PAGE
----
Let’s begin with the tip on making chhole. I microwaved the cup of unsoaked raw chana with water for 20 minutes on a low setting. Then let it rest for 20 minutes, and then pressure cooked it with a tea bag, baking soda and salt. The tea bag absorbed the unused baking soda and removed the soapy taste. While there are no instructions about the amount of time the cooker required, I found it needed to be cooked longer (for 40 minutes or so) than when it is soaked overnight. Then I fried the masala separately (onion, tomato, pomegranate powder, etcetera) and added it to the chana in the pressure cooker and cooked it for one more whistle. The chana and gravy looked dark and right. The taste was okay but the real intensity of flavour developed overnight in the fridge and the next day it tasted like the Bengali Market chana (the Pope of all chanas). So, yes, science works but for the complex flavour of a Punjabi chhole, the chana needs to marinate in the spices for a few hours. The Moti Mahal cookbook advises precisely that—to soak chana overnight, boil it and then marinate the boiled chana for a few hours in pomegranate powder, coriander powder, chilli powder, ginger paste and salt, and then cook it on a low flame for 40 minutes with the chana water. However, the whole Moti Mahal process, while scientifically accurate in terms of extracting the maximum flavour, takes a long time. Masala Lab’s suggestions significantly reduced the actual time I spent in the kitchen. So, a big tick mark for this experiment.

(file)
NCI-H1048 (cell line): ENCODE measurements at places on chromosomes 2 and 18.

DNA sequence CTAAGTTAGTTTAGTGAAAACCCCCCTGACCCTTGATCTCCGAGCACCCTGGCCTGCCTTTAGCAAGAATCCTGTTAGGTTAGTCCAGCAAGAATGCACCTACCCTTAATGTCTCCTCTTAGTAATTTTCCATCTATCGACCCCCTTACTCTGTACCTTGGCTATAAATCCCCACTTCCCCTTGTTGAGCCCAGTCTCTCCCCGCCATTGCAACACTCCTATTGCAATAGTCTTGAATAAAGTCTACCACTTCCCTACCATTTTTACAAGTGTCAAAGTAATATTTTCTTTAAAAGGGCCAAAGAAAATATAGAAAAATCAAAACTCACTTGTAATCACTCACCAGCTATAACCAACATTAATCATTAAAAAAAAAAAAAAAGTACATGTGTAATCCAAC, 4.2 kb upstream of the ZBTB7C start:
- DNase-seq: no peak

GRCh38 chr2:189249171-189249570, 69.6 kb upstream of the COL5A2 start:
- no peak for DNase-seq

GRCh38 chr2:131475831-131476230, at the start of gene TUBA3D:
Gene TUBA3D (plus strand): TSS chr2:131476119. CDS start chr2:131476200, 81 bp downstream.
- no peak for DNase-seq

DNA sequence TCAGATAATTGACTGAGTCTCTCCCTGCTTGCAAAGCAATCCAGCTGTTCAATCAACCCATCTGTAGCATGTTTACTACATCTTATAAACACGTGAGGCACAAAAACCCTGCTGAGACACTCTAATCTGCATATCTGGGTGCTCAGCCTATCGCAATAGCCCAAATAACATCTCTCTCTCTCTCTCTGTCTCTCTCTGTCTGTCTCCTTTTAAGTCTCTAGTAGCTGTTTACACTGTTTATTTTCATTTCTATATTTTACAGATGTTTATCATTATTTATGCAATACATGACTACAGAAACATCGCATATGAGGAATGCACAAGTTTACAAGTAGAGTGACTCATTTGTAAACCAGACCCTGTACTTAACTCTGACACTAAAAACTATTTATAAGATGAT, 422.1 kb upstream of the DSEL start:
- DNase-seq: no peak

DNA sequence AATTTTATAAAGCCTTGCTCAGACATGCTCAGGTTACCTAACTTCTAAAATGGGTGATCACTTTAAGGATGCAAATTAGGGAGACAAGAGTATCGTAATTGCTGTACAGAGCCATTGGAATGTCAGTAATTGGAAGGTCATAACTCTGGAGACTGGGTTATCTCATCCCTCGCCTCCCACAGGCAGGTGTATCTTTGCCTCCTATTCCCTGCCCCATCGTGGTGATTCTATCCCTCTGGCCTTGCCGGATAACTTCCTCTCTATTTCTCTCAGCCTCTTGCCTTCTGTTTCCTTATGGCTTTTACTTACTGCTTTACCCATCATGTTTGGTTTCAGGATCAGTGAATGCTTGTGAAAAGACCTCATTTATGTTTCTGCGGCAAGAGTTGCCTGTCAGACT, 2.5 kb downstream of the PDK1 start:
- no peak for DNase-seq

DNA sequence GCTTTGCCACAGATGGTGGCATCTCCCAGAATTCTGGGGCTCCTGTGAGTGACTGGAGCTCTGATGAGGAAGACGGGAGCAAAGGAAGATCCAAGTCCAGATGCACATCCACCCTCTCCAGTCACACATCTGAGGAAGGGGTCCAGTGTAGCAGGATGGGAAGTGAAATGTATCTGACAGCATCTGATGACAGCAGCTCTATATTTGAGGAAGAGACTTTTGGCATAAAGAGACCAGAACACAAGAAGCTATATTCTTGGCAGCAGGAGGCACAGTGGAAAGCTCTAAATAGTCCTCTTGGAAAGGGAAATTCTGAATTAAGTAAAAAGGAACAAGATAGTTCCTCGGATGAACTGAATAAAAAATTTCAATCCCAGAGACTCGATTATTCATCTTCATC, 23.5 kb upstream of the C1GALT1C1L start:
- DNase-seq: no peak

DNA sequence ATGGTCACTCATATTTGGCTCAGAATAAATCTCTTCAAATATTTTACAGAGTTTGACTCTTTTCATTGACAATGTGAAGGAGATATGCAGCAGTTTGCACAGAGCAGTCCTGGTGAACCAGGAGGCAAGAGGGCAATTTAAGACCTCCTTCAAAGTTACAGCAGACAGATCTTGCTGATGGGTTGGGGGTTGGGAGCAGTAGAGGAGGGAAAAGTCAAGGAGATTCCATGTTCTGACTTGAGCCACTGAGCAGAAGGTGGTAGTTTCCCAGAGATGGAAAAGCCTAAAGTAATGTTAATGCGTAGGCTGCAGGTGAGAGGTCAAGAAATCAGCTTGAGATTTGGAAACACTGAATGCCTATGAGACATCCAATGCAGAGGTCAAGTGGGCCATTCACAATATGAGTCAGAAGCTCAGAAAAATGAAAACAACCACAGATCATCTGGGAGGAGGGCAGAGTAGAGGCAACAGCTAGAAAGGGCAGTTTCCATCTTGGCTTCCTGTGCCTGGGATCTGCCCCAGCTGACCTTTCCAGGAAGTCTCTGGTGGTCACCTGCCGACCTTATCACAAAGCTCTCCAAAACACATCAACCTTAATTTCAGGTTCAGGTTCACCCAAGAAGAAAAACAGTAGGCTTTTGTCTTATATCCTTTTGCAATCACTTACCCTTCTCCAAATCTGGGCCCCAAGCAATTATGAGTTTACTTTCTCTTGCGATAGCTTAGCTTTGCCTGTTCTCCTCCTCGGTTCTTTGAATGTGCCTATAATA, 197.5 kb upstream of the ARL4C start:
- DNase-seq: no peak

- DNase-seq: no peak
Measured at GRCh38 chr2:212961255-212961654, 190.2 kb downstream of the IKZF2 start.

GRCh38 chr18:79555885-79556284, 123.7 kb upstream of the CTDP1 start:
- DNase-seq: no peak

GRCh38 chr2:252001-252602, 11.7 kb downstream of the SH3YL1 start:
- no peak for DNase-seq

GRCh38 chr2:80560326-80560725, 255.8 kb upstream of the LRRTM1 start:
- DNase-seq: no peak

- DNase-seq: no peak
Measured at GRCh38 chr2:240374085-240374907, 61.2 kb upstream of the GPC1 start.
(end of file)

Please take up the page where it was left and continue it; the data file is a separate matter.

Another tip that works is browning the ingredients separately before adding them to the gravies. Though it is time-consuming, it does enhance the flavour thanks to the Maillard reaction (which Ashok explains as the process whereby the sugars in carbohydrates and amino acids in proteins are converted into an unstable molecule which rearranges itself into super-flavourful molecules). This tip is also in McGee’s book. I had always wondered about the rolled papads in restaurants, and now after I rolled a raw papad around a glass and microwaved it, I know why. It avoids creating dead spots (read about it on page 158).